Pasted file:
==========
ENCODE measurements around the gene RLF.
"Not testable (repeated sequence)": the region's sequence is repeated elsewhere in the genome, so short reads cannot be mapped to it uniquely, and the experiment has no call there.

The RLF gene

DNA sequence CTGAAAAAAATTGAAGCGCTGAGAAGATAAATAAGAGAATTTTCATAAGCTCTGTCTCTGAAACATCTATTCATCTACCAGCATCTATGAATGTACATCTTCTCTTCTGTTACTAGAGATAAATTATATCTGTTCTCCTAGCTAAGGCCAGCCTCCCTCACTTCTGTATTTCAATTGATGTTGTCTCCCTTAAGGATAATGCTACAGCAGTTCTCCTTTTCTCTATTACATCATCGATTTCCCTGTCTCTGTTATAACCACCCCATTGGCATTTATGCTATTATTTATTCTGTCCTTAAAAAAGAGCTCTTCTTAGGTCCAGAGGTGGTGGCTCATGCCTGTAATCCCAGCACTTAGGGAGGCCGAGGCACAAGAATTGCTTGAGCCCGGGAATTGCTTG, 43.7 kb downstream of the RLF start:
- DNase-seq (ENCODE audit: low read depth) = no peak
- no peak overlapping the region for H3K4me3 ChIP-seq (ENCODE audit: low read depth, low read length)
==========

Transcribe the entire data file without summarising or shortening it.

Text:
ENCODE measurements around the gene RLF.
"Not testable (repeated sequence)": the region's sequence is repeated elsewhere in the genome, so short reads cannot be mapped to it uniquely, and the experiment has no call there.

The RLF gene

DNA sequence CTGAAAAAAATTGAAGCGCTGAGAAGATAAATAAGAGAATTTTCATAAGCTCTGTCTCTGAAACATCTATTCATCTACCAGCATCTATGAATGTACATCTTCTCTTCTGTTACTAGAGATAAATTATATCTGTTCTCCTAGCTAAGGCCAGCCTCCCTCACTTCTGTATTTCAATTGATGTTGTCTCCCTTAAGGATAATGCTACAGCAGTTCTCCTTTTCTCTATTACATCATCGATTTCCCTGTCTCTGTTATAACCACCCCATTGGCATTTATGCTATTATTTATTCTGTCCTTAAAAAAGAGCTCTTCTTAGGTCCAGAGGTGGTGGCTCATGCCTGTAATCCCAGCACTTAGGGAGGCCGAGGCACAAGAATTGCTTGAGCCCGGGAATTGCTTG, 43.7 kb downstream of the RLF start:
- DNase-seq (ENCODE audit: low read depth) = no peak
- no peak overlapping the region for H3K4me3 ChIP-seq (ENCODE audit: low read depth, low read length)